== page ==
Everybody’s practicing… pads are on and guys of all sizes are on the gridiron to play the game. The sports pages are filled with player updates, injury reports, predictions of all sorts and stories of zealous fans. I love football. Playing in high school was one of the thrills of that season in my life. When I was a high school teacher I coached for 3 years and learned much more about the game.
Our culture has become sports crazed. There’s nothing wrong with sports, but there is a problem when we move through passion and into obsession. My favorite memories of both playing and coaching were the character development lessons I learned and later taught. As a coach, I was more into what the kids were learning about life than what they were learning about football.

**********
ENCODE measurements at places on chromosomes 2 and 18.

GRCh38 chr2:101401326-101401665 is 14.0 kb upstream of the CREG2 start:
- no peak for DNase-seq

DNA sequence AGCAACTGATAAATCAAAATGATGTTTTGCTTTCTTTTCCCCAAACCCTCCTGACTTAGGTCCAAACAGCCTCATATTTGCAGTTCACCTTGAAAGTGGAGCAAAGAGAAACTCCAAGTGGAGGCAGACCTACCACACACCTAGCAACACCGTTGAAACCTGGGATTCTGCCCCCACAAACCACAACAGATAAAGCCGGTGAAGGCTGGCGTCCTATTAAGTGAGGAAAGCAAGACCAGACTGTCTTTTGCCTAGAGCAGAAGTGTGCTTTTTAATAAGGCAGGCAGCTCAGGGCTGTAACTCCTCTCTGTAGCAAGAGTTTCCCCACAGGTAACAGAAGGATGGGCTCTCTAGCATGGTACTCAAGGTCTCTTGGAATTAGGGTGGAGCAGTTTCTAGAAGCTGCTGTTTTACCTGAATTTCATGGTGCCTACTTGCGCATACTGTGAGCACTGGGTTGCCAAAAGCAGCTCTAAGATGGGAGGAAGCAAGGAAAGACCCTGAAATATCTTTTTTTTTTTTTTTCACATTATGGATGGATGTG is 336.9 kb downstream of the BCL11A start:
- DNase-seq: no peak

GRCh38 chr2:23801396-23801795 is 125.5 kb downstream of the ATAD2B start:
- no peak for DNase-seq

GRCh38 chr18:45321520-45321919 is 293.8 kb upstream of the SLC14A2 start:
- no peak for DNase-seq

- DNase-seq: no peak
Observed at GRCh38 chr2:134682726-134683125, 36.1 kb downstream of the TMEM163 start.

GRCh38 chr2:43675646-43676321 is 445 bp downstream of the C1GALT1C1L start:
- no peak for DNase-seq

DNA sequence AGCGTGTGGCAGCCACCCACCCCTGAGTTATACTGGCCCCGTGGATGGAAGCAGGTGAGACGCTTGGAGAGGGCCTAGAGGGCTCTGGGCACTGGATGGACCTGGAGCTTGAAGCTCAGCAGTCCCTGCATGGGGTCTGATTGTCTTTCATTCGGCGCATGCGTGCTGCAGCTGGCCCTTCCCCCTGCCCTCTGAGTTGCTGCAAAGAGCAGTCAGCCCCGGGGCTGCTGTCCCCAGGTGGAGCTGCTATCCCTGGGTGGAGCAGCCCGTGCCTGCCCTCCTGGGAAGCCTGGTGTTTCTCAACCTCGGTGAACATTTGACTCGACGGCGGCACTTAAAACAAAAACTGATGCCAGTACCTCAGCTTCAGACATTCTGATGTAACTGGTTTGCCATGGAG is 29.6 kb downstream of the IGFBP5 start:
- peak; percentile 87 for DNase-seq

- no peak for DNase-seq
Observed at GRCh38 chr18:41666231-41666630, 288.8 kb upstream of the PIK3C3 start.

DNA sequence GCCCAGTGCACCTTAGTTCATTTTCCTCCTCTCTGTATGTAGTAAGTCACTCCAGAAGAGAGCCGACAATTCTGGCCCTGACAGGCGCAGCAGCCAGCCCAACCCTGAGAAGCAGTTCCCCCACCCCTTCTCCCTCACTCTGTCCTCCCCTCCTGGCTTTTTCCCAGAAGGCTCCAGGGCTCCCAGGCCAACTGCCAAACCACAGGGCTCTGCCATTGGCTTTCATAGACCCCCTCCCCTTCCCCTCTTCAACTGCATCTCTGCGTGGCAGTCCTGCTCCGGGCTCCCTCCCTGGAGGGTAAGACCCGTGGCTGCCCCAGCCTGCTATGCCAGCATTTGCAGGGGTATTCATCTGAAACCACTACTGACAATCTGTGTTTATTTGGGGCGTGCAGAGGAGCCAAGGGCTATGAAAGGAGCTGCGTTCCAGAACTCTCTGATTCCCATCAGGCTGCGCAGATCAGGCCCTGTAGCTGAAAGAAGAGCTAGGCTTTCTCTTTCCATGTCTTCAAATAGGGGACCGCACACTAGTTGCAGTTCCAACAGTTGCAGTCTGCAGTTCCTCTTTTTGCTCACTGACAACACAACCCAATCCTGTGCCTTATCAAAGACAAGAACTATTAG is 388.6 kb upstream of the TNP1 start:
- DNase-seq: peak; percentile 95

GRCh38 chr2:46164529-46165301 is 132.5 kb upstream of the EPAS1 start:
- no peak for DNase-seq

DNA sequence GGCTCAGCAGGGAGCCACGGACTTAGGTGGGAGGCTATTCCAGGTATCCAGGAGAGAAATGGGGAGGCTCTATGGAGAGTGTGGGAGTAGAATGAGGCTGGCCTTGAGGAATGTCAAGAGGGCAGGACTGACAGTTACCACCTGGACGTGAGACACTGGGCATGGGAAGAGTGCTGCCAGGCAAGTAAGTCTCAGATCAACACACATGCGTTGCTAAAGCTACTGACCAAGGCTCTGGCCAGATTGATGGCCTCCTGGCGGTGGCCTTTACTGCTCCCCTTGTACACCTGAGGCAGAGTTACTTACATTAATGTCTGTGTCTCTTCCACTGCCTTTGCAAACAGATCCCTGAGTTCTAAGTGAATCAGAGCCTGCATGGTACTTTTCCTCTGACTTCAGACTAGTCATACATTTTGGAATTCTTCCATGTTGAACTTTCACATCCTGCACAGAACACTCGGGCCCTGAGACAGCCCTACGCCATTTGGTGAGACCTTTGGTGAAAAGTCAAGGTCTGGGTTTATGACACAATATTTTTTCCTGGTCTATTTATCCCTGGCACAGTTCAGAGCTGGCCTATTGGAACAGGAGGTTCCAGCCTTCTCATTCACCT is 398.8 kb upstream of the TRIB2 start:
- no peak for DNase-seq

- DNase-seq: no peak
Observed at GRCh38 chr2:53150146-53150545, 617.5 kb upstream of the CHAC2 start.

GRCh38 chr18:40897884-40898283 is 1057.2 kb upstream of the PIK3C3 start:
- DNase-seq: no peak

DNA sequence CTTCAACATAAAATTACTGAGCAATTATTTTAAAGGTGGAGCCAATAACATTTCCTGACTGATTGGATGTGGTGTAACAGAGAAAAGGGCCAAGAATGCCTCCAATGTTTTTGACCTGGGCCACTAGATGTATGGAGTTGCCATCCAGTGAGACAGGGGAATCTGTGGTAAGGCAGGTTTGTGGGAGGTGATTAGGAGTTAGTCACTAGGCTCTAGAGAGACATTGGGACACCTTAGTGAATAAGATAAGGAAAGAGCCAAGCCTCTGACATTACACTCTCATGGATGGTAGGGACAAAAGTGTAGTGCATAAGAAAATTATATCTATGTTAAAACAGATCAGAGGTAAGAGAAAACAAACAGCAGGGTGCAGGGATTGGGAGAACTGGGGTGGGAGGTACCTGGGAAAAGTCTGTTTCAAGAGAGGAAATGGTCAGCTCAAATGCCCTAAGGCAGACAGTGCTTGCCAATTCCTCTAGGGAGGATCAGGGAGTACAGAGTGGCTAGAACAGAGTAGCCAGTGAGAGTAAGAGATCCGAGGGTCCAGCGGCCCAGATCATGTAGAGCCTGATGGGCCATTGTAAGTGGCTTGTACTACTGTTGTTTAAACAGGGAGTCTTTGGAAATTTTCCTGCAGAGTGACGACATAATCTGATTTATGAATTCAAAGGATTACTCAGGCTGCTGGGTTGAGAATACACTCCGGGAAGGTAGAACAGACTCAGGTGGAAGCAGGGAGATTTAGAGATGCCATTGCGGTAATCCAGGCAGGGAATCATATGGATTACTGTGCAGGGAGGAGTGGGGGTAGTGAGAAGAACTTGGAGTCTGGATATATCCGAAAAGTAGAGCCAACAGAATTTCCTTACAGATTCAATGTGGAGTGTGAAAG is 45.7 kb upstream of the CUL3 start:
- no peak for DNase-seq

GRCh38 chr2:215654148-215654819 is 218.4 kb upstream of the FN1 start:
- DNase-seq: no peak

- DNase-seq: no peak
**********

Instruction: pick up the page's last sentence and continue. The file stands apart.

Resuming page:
Consequently, many would have not given me high marks as a coach. I’m sure I wouldn’t make it as a head coach or even a very good assistant. I love the ‘teachable moment’; I’m less concerned about a player understanding technique for defeating a double team than I am helping a young man learn to recognize when he’s being double-teamed in life or when he’s being set up for a trap.
If our coaching (of any game) stops with application to the game only, we’re missing great opportunities to teach life. Young folks can learn much from participation in sports, but with a talented and motivated guide, they can learn much more about life and even everlasting life. So, here’s my challenge. If you’re a coach, look for ways to teach spiritual truth through the game. Regardless of whether the game is football, volleyball, field hockey or soccer. The medium of sport provides a bounty of teaching opportunities. Paul used lots of analogies about competing to teach spiritual truth in his letters. Let’s follow his example.